12 Jan 2010
I keep almost all of my notes and to-do lists in plain text files, so I can
edit and search them with Vim, grep, and other standard Unix tools. I often
indent lines in these files to create a simple outline structure, and use the
foldmethod=indent options to make Vim into a simple
To get useful output when searching through these outline-structured files, I
wrote a simple grep replacement. Given a text file with a Python-style
ogrep searches the file for a regular expression. It
prints matching lines, with their “parent” lines as context. For example, if
input.txt looks like this:
2009-01-01 New Year's Day! No work today. Visit with family. 2009-01-02 Grocery store and library. 2009-01-03 Stay home. 2009-01-04 Back to work. Remember to set an alarm.
ogrep work input.txt will produce the following output:
2009-01-01 New Year's Day! No work today. 2009-01-04 Back to work.
You can download ogrep from the outline-grep repository on GitHub, or just read the literate Haskell file. The code is almost trivial (40 lines of code, plus imports and comments); I’m publishing it just in case anyone else has a use for it, and because some of my friends were curious about how I’m using Haskell. I’ve now written a few “real-world” Haskell programs (compleat was the first). I’m finding Haskell very well suited to such programs, though this particular one would be equally easy in a language like Perl, Python, or Ruby.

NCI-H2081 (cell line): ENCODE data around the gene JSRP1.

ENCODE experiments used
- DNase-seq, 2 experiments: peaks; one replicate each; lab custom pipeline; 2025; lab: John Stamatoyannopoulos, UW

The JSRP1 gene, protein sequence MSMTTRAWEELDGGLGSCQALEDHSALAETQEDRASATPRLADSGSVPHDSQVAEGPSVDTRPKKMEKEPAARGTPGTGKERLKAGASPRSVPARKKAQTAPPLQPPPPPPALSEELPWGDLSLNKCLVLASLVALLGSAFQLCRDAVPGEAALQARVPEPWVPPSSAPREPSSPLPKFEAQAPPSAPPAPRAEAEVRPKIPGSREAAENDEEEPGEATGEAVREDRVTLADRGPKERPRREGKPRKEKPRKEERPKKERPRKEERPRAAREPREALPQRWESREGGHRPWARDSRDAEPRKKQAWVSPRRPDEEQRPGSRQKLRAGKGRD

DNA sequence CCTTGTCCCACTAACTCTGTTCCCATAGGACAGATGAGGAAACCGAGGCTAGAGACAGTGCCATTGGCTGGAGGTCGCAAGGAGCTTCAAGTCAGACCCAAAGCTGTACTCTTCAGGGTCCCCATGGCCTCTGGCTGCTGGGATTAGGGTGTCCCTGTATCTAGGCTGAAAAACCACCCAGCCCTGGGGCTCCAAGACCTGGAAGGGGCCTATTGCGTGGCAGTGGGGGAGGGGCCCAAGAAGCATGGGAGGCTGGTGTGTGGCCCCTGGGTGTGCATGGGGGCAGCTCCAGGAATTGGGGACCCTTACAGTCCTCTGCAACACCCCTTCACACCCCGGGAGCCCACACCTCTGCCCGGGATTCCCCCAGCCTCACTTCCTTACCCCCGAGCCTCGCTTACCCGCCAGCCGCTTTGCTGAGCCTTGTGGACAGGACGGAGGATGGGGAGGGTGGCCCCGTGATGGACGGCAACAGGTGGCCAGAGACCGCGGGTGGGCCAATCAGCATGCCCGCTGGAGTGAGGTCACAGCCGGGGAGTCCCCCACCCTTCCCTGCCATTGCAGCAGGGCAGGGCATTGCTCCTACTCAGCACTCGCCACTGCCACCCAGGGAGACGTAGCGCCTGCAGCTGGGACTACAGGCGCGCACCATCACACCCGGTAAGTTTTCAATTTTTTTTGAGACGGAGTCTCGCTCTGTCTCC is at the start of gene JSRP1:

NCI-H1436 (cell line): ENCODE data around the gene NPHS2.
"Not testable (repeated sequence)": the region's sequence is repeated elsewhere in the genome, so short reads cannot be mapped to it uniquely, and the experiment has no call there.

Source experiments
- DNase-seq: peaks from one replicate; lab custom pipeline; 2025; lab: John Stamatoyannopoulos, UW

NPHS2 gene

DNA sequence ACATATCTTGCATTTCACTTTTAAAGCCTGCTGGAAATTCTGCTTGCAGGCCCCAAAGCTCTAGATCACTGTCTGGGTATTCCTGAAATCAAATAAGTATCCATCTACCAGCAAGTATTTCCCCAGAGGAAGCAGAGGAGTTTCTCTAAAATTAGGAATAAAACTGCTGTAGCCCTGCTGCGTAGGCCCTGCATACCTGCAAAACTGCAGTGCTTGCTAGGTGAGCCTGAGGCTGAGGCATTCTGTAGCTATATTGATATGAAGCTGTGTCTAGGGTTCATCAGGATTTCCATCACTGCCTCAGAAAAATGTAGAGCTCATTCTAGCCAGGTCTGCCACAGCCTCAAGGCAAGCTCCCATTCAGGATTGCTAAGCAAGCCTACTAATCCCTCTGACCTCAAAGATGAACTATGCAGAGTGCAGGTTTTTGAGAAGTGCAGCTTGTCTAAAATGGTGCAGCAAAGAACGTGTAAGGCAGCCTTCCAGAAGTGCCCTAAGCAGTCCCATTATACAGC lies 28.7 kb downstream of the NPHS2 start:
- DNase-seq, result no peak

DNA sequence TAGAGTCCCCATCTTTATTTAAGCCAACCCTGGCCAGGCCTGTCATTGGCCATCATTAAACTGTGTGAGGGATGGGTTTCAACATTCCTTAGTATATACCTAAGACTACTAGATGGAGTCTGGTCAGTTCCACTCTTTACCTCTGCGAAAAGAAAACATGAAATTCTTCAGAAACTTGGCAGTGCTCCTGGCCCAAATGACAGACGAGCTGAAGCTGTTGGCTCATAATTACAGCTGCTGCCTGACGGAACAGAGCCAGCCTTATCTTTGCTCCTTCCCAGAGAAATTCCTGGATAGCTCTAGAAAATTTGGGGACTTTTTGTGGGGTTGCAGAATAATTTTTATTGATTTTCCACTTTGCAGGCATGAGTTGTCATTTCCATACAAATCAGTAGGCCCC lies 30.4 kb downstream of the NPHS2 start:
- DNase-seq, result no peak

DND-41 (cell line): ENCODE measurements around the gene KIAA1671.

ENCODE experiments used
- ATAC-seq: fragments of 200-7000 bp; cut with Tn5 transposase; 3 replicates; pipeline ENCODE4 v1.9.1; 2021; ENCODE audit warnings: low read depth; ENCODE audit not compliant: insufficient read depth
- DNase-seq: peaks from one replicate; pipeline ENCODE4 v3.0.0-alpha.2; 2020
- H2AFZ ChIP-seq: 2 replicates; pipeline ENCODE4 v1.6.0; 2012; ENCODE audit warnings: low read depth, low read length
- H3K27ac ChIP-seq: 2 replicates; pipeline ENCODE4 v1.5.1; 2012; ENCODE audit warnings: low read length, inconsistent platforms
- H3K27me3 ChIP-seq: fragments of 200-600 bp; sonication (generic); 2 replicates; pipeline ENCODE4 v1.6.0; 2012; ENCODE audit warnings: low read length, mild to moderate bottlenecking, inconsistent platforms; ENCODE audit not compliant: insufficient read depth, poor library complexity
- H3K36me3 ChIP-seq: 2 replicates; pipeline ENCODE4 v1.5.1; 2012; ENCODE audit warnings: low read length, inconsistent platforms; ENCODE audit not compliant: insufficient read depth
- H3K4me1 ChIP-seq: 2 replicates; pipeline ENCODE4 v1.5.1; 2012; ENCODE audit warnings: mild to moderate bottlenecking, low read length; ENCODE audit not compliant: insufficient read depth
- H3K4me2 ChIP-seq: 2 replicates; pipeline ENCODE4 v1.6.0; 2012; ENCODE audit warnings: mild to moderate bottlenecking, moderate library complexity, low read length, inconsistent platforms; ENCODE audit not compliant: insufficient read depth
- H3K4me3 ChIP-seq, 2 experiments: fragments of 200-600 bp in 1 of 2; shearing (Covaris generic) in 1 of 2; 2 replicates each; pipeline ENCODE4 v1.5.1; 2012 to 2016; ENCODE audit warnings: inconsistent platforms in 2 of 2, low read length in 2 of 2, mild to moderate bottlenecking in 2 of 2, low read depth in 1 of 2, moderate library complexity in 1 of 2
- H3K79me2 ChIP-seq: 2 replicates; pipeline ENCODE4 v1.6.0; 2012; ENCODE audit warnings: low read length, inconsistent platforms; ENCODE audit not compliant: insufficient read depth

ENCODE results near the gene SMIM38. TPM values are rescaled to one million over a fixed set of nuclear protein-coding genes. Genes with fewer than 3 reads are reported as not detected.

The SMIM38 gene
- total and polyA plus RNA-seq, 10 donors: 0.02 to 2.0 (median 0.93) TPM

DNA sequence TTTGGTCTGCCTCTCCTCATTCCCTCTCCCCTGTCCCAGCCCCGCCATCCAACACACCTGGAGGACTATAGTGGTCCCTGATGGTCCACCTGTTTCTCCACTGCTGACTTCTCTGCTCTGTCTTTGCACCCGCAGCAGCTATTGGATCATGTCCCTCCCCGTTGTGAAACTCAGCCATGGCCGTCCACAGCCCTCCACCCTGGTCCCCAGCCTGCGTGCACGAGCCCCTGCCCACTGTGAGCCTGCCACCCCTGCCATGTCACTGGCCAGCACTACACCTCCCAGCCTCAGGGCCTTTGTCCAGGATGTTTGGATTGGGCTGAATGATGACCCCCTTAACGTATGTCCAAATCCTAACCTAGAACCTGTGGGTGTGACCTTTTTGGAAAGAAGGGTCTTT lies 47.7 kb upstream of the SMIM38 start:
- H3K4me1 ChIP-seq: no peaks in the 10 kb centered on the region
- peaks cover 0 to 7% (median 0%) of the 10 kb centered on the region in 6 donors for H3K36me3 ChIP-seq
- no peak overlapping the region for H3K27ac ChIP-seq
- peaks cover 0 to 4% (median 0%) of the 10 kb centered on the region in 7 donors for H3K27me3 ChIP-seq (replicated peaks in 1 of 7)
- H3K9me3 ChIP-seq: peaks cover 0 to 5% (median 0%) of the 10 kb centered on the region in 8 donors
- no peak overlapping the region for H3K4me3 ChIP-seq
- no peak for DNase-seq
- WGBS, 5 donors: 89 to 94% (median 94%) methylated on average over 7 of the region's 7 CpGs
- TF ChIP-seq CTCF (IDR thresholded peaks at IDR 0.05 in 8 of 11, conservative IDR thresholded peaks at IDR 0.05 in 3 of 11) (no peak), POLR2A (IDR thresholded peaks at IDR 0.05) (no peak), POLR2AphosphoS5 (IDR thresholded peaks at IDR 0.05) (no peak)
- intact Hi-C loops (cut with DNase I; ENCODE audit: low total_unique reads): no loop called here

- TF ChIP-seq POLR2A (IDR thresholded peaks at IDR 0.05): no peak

This is a one-off tool to fill a gap in my workflow; there are no configuration options or useful error messages. It would be fairly easy to extend it, though. For example, an option to include children (as well as parents) of matching lines might be handy. I recently realized that ogrep often works for searching through source code too, which may generate some more unexpected use cases.